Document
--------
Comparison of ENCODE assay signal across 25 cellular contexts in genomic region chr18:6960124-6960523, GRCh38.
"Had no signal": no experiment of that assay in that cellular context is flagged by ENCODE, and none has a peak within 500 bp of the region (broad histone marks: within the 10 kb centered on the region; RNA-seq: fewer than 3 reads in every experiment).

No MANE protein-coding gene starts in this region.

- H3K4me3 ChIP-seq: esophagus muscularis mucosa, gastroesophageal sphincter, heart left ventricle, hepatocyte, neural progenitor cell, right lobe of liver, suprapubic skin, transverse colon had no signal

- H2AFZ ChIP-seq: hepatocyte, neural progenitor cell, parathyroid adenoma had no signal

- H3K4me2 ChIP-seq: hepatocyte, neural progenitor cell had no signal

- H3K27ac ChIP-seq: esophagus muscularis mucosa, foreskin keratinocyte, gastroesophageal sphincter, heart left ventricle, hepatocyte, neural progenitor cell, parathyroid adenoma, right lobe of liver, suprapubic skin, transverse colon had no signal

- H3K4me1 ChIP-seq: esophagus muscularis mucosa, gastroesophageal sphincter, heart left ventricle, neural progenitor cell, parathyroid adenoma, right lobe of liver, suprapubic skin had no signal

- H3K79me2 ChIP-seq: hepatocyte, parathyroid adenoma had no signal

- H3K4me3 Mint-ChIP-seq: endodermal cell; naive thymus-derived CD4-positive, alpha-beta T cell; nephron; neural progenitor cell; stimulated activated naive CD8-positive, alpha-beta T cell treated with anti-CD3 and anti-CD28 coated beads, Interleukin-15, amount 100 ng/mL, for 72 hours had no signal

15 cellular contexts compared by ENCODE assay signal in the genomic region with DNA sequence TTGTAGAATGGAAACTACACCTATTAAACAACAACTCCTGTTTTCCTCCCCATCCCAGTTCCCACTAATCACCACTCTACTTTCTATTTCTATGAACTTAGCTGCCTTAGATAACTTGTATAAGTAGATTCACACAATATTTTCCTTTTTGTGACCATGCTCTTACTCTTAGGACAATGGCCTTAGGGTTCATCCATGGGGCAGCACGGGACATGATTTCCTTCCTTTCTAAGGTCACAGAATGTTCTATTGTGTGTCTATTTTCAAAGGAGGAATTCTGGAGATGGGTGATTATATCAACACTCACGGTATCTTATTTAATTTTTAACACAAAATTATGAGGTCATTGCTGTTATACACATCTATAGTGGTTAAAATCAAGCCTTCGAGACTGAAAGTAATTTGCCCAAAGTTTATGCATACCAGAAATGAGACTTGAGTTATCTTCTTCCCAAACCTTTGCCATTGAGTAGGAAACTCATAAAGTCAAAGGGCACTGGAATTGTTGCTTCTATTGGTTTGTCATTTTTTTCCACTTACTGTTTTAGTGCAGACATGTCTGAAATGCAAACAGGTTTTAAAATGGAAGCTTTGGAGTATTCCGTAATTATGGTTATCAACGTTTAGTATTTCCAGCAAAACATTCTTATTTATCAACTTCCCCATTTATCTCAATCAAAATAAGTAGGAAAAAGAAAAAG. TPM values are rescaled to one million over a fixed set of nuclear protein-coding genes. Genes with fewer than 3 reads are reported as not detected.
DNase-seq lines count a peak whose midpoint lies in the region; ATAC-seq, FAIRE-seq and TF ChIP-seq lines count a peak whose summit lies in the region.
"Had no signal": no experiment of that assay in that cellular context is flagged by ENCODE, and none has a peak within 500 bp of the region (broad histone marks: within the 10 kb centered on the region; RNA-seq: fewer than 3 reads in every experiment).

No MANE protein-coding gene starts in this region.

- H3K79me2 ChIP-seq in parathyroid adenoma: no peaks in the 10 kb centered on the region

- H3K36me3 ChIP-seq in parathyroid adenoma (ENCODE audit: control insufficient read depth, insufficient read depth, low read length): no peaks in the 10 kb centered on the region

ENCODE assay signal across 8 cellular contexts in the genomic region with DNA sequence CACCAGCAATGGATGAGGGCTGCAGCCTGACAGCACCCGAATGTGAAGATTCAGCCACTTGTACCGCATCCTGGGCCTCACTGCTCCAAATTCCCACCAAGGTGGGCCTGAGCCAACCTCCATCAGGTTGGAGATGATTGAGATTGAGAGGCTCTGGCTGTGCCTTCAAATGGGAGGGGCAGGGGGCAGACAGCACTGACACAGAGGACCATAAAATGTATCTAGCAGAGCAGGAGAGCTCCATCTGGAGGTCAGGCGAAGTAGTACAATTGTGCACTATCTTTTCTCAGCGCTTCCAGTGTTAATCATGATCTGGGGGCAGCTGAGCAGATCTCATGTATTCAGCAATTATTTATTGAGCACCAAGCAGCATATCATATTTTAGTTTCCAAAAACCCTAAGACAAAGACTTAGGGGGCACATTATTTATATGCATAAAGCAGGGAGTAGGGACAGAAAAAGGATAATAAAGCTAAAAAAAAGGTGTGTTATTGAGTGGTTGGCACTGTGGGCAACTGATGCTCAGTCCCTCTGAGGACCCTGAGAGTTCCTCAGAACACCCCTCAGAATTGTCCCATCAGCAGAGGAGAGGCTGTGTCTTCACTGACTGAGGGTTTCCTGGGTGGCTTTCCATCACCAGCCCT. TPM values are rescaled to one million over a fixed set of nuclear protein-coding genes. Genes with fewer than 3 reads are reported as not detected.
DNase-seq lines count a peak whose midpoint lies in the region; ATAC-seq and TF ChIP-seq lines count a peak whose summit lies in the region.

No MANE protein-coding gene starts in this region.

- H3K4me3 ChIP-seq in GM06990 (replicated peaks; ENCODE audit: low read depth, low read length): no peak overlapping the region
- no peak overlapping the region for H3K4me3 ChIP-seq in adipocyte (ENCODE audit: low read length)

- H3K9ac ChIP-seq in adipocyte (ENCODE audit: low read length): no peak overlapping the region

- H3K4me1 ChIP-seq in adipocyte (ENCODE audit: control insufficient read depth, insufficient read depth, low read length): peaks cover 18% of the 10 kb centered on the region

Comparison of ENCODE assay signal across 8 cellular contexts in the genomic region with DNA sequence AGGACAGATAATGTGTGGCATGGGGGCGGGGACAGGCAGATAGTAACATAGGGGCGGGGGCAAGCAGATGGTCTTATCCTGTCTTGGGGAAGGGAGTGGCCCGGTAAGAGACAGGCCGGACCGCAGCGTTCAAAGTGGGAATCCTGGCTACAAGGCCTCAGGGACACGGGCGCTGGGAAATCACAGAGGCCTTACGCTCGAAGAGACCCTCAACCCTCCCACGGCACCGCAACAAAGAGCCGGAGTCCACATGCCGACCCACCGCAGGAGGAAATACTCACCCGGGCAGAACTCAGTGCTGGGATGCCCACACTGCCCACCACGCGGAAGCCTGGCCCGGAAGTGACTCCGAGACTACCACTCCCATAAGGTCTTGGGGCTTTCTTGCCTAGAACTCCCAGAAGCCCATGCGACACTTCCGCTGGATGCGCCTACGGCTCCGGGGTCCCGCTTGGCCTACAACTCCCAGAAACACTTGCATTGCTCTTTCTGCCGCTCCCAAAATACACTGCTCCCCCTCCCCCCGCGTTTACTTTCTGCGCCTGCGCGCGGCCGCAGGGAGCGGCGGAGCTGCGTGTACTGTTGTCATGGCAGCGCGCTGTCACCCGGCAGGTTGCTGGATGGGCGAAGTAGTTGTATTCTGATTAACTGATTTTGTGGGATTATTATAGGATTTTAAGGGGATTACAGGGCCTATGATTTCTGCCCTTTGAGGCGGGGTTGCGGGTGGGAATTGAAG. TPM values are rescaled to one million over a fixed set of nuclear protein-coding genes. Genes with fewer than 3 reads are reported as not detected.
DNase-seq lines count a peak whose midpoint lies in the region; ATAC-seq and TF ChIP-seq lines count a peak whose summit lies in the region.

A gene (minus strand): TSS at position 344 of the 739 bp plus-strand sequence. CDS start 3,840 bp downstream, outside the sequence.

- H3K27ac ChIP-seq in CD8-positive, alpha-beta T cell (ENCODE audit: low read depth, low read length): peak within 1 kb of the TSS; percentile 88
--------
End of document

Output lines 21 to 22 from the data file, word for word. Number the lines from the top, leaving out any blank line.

- no peak overlapping the region for H3K4me3 ChIP-seq in adipocyte (ENCODE audit: low read length)

- H3K9ac ChIP-seq in adipocyte (ENCODE audit: low read length): no peak overlapping the region